But there’s one road in and one road out. It’s not exactly like getting in and out of a sports stadium. It is what it is. We work with it. But we work year-round to make sure no one is stuck on that highway for eight hours on Wednesday night.
Do the acts and their buses also roll down that road?
There’s absolutely no back entrance. Nor is it a situation where we can create one. Every site, whether it’s Bonnaroo or Lollapalooza, has its limitations and positives. The nearest Home Depot is about a three-hour round trip. So we have to be on our game a lot more than [a festival in an urban setting].
What goes into the thought process when planning Wakarusa?
We lean more towards incredible live sets than going for that buzz factor on the poster. There’s always a marriage of the two. Maybe three or four years ago Scissor Sisters, The Fray or The Killers, maybe the last couple of years Arcade Fire was the hot band of the year. You pay them a zillion dollars and you’re a cool festival. We don’t have the pockets necessarily to chase those super-buzz bands.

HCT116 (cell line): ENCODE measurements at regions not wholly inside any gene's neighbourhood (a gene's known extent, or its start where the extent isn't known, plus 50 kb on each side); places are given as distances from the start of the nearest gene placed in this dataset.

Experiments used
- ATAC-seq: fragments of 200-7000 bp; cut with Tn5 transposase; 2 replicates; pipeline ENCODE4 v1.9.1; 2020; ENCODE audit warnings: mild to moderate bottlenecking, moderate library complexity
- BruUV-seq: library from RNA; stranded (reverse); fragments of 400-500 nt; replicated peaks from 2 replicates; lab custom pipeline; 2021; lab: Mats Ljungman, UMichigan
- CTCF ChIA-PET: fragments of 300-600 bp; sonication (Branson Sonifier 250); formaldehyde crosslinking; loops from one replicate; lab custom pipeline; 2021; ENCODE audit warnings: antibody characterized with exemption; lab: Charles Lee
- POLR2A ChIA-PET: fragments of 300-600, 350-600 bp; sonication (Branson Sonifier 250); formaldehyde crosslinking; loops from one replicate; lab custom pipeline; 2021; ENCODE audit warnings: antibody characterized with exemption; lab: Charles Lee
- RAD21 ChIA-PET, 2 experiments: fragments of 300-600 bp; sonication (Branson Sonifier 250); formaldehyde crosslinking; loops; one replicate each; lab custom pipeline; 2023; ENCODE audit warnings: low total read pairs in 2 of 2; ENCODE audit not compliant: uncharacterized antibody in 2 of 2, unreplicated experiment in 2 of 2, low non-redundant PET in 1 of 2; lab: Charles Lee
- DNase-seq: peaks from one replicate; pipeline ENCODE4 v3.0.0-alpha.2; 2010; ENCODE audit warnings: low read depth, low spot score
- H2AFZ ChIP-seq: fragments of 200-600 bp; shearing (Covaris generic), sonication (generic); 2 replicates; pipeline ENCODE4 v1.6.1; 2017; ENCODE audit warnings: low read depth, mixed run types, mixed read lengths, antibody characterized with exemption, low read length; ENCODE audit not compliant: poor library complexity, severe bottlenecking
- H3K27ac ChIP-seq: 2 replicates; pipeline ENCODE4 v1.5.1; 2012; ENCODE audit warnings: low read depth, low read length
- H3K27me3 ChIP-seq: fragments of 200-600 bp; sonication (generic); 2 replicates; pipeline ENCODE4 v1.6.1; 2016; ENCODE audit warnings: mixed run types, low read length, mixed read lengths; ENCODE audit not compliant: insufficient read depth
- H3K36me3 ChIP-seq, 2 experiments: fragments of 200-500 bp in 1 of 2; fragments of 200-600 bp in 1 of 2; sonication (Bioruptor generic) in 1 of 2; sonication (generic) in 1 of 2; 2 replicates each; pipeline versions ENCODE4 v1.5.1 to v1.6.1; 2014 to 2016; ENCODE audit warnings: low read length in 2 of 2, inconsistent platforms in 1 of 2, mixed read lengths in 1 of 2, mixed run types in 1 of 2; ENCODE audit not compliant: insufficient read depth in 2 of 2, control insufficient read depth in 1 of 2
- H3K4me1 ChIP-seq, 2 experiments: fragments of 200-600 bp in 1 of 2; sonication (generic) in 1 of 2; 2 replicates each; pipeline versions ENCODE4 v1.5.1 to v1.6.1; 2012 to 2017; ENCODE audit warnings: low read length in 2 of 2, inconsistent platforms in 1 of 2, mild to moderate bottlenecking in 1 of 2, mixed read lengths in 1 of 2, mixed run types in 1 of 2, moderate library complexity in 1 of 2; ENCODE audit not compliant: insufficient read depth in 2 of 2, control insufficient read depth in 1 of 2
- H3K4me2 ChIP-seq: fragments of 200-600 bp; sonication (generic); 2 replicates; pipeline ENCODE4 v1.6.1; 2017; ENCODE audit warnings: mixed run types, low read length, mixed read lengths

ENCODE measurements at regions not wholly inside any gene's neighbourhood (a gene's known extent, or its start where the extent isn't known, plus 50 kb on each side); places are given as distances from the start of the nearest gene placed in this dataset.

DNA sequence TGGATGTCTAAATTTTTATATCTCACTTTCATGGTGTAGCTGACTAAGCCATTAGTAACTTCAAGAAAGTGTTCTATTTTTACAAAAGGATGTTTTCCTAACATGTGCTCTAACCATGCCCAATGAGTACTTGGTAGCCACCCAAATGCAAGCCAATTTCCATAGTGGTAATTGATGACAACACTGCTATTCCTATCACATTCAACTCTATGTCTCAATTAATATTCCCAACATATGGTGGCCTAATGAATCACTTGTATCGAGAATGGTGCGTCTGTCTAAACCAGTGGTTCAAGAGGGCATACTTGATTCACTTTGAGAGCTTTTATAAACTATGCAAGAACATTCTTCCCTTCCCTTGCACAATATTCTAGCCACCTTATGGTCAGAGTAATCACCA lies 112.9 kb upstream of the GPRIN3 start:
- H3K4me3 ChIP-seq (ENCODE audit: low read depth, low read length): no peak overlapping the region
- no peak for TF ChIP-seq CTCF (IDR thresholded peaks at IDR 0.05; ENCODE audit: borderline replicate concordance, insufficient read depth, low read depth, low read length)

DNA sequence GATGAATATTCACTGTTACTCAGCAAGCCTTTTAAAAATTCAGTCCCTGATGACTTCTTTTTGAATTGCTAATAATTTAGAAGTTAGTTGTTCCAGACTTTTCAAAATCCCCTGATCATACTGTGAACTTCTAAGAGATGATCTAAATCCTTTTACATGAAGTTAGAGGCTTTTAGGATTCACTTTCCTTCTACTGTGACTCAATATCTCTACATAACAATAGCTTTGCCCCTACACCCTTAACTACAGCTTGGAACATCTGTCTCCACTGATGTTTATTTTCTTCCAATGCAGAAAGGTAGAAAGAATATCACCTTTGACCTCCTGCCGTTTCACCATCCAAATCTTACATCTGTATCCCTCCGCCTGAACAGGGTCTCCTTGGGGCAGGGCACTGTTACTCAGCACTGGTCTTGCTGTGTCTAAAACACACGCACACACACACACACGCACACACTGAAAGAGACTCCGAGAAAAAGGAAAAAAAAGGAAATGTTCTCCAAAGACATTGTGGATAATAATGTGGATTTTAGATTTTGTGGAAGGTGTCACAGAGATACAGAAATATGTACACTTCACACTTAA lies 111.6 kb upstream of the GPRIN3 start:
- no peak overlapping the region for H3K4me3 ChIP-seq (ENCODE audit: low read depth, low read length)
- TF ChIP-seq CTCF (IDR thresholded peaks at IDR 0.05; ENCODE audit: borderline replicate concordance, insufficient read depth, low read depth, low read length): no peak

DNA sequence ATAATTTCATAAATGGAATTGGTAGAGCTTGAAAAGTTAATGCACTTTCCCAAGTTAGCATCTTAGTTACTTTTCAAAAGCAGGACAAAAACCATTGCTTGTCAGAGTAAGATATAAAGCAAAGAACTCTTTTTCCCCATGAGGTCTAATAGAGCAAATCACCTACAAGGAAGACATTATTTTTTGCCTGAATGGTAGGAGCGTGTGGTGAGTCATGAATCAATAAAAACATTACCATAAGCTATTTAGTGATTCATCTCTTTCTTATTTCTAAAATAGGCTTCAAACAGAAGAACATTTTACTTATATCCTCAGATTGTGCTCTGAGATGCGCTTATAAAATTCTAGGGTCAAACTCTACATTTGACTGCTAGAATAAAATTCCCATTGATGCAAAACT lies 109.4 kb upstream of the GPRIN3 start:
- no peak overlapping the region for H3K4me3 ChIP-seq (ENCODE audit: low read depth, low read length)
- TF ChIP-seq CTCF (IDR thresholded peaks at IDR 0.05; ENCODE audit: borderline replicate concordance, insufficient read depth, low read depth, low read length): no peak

But sometimes we get them. Last year we had The Black Keys and this year we have Mumford & Sons, so it’s not like we don’t want them. We have them when we can. More so, we’re looking for those bands that are just going to freakin’ rock your socks off. The Uber Dance Party, Trombone Shorty or Ozamotli, where people just give a great live show.
I was at South By Southwest two years ago and saw My Morning Jacket for the first time ever and was absolutely blown away. I don’t think there is a better live band in America. I don’t care what genre you like. So they were a target. They were a target before I saw them way more.
When you see our crowd interact with Railroad Earth, for instance, or My Morning Jacket or Yonder Mountain String Band, we bring back some of their favorites.
To me, the one thing about Wakarusa that’s special, because we have 150 artists and 185 sets or whatever, is like South By Southwest you’re going to come to Wakarusa and find half a dozen of your new favorite artists. It’s like, “Wow! These guys are amazing.”
The bottom line is it’s more substance over, maybe, potential fake. They’re the real deal. They’re really incredible artists. They’re not just flavor of the day somebody is pushing. We get these because we’re year-round promoters. We have them in the clubs or we’ve seen them supporting someone else. We spend a whole year booking it and we have people in the hopper for next year already. We’re looking for those gems all over the food chain that probably a lot of people in the Midwest haven’t seen before. And they come way saying, “Man! That Dirtfoot was amazing.”
With 150 artists, do you have many moments where there are impromptu jams or unscheduled performances?